Francisco Cervelli hit an RBI single in the fourth and the Yankees made it 3-0 in the fifth when Gardner tripled and scored on an errant relay throw by shortstop Jose Reyes.

Brandon McCarthyNew York right-hander Brandon McCarthy allowed just two singles and a walk through the first five innings, but ran into trouble in the sixth. Cabrera ended a streak of nine straight outs with a homer to right and, four pitches later, Bautista went deep.

“Everything happened so fast,” Cervelli said.

Jose Cruz Jr. holds the Blue Jays record for consecutive games with a home run, connecting in six straight from Sept. 29 to Oct. 5, 2001.

Encarnacion tied it at 3 with a leadoff drive in the seventh, and McCarthy left after walking Dioner Navarro. Dellin Betances got two outs before pinch-runner Steve Tolleson stole second and scored on Kawasaki’s single, sliding in under Cervelli’s tag at home plate.

Happ (9-8) allowed three runs and nine hits in seven innings to win for the first time since July 22 against Boston.

“His breaking ball today was as good as we’ve seen it,” Gibbons said.

Brett Cecil worked the eighth and Janssen finished for his 20th save in 24 chances.

McCarthy (5-4) allowed four runs and five hits in six innings, losing for the fourth time in five starts.

Starting as the designated hitter, Jeter went 1 for 5 with a single in the first.

A GIFT FOR 2

Before the game, the Blue Jays honored Jeter with a video tribute and a $10,000 donation to his Turn 2 charity. Bautista and Mark Buehrle joined Jeter on the field to present him with a gift, a three-night luxury trip to Banff, Alberta, complete with a helicopter tour of the Rocky Mountains as well as Jeter’s choice of golf or ski lessons. “I will definitely use that one,” Jeter said.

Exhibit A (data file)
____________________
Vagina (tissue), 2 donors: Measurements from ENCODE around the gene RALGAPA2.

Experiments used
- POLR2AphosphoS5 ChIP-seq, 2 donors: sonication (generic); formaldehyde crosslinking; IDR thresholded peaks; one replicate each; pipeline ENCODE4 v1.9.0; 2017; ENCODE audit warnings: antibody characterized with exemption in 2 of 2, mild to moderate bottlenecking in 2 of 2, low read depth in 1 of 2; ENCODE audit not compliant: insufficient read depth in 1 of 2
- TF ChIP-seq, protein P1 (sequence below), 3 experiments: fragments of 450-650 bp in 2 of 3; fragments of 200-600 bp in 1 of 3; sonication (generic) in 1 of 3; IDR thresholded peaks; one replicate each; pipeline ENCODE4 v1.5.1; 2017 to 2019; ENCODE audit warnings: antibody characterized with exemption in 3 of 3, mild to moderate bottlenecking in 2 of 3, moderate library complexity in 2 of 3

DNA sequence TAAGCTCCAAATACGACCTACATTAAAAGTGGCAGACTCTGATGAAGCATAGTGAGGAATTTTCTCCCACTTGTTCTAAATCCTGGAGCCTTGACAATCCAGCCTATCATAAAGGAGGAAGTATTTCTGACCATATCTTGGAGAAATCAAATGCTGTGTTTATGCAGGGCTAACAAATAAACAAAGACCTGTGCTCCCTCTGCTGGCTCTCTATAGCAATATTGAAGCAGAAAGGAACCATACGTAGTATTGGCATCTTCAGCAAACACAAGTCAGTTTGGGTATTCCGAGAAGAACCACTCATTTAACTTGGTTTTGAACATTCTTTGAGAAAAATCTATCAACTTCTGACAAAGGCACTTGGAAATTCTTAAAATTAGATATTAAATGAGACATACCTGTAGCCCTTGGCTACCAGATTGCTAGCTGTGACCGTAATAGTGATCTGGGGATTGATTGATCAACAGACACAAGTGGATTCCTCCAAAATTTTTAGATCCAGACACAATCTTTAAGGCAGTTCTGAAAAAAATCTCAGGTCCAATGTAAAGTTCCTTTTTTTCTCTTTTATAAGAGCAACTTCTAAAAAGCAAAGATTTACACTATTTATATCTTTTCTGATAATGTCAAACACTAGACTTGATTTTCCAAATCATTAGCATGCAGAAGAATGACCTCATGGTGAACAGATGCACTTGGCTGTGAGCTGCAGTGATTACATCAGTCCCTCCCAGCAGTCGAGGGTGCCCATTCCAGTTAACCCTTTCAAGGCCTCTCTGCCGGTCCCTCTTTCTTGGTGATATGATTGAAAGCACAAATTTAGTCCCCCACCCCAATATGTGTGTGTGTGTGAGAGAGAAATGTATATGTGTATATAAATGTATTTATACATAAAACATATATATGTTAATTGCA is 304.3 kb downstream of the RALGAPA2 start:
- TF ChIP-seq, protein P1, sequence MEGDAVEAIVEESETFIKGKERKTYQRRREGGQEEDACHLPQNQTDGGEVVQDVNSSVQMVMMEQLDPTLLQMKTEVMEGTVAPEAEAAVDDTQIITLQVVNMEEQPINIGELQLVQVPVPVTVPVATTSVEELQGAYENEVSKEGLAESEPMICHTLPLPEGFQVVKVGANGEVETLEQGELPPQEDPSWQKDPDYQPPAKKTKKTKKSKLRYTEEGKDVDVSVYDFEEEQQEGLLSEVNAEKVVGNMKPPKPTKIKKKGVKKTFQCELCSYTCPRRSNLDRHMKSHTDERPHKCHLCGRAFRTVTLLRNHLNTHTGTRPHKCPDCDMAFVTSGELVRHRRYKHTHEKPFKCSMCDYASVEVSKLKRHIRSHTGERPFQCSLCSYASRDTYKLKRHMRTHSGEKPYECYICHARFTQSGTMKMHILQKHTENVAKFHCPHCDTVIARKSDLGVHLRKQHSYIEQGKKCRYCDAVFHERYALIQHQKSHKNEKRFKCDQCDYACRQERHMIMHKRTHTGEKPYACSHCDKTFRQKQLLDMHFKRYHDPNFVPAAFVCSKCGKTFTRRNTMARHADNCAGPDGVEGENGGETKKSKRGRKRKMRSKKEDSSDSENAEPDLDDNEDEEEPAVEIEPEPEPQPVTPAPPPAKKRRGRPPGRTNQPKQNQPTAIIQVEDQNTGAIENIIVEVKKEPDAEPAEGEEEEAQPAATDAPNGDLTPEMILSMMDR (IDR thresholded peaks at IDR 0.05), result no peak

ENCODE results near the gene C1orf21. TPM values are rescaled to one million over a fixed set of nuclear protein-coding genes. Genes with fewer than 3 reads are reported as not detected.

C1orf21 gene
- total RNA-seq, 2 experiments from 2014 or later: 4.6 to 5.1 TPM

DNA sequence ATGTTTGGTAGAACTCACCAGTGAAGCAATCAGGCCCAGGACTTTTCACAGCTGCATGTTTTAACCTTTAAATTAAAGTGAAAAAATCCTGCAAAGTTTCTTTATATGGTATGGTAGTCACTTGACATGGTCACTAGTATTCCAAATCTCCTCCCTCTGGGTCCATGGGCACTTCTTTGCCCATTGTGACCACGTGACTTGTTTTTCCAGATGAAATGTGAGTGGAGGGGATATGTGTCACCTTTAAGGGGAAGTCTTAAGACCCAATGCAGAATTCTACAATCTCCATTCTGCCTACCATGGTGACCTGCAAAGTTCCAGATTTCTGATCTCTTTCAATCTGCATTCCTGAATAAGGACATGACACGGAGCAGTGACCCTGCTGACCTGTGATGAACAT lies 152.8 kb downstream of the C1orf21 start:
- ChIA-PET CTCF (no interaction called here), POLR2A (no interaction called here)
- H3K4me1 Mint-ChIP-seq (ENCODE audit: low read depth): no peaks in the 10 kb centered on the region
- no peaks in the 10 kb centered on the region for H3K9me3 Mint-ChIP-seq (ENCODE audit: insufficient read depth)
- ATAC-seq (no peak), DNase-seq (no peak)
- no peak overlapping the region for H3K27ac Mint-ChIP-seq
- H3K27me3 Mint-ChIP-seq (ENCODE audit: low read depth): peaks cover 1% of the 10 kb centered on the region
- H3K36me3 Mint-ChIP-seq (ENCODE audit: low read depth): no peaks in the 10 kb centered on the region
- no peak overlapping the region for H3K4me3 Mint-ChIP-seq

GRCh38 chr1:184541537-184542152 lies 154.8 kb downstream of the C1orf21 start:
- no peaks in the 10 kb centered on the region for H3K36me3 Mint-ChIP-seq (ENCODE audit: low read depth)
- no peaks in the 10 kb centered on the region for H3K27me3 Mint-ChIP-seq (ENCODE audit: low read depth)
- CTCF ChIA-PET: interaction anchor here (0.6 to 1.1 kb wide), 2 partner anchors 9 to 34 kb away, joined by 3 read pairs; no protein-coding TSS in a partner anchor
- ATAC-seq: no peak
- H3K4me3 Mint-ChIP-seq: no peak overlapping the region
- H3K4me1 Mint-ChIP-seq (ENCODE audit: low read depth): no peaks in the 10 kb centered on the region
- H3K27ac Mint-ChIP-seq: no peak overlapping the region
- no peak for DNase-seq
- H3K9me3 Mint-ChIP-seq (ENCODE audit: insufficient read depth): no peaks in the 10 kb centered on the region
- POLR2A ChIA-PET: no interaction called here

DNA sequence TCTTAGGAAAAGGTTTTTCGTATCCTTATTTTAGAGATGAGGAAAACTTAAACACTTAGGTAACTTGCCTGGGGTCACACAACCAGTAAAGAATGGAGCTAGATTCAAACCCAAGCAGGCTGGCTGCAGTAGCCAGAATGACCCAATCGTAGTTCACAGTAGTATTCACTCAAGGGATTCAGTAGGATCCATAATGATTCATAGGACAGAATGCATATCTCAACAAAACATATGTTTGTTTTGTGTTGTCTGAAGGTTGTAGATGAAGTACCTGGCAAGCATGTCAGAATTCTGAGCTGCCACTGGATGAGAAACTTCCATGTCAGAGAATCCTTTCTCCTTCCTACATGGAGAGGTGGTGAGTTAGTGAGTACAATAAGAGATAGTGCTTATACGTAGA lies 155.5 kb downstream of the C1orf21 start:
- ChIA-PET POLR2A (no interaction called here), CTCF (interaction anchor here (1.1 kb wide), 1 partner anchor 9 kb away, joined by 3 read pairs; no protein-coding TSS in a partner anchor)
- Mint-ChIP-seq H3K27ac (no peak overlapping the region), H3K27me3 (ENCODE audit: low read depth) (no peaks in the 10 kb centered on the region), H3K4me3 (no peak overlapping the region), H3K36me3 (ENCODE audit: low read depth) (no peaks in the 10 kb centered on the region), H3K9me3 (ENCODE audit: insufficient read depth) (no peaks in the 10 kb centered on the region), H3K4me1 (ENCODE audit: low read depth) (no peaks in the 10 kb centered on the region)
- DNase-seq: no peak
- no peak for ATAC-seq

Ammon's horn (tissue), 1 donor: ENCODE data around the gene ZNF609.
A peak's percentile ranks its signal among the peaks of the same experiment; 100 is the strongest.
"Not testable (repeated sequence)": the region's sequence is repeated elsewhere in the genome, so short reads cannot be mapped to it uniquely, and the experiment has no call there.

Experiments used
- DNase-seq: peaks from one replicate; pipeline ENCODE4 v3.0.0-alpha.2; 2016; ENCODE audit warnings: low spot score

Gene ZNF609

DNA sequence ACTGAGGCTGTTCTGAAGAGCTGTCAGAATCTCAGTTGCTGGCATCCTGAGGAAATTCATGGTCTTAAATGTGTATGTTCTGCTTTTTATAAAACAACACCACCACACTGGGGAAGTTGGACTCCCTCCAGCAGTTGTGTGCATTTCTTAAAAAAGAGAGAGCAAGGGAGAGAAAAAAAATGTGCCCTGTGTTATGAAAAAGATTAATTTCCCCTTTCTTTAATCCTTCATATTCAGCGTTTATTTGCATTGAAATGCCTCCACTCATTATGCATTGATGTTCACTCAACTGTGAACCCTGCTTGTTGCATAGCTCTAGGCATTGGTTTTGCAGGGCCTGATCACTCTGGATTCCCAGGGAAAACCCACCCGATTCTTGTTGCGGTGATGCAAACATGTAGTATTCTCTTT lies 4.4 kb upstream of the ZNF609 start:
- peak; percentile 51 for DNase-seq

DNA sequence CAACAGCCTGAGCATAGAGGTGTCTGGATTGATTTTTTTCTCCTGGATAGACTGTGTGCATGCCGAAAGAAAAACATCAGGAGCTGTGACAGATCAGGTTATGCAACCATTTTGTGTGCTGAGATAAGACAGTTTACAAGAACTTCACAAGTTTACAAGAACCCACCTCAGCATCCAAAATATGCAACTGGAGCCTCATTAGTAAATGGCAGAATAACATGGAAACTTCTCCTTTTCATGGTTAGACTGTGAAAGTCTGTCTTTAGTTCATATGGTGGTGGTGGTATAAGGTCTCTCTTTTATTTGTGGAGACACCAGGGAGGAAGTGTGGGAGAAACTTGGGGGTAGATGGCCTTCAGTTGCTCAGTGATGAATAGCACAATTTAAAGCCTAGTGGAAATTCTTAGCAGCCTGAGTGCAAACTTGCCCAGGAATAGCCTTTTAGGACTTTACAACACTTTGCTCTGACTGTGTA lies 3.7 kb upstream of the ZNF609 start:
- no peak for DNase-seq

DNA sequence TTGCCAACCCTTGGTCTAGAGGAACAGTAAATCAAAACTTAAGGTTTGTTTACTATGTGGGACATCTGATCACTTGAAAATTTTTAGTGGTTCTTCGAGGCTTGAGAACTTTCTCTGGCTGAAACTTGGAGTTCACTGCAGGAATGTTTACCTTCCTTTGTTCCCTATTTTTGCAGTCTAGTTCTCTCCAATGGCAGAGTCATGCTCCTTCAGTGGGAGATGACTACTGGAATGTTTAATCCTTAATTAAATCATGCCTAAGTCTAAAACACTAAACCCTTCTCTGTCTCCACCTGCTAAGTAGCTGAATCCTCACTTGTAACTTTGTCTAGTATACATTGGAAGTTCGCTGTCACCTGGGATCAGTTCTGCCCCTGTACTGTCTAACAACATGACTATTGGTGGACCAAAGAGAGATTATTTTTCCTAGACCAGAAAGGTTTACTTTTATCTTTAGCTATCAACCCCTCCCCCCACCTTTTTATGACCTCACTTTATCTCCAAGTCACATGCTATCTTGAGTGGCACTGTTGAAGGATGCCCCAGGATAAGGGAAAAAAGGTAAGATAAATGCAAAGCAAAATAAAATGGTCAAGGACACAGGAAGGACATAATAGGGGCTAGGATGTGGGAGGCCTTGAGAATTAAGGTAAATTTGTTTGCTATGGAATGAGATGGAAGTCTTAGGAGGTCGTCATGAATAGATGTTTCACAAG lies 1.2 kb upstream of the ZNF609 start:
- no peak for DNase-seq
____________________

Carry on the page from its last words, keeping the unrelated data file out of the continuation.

WEIGHTY CONCERN

Pressed again on Masahiro Tanaka’s return to New York for further treatment on his sore right arm, Yankees manager Joe Girardi cited the superiority of the facilities at Yankee Stadium compared to those at 25-year-old Rogers Centre. “Has anyone seen the weight room?” Girardi asked a crowd of media in the visitor’s dugout before the game. “It’s about as big as this area we’re in right now, this little room.”

TRAINER’S ROOM

Jacoby Ellsbury (sore left ankle) was held out of the starting lineup but delivered a pinch-hit double in the ninth. He was replaced by pinch-runner Ichiro Suzuki. Ellsbury was scheduled to have an MRI on Sunday night when the team returned home to New York.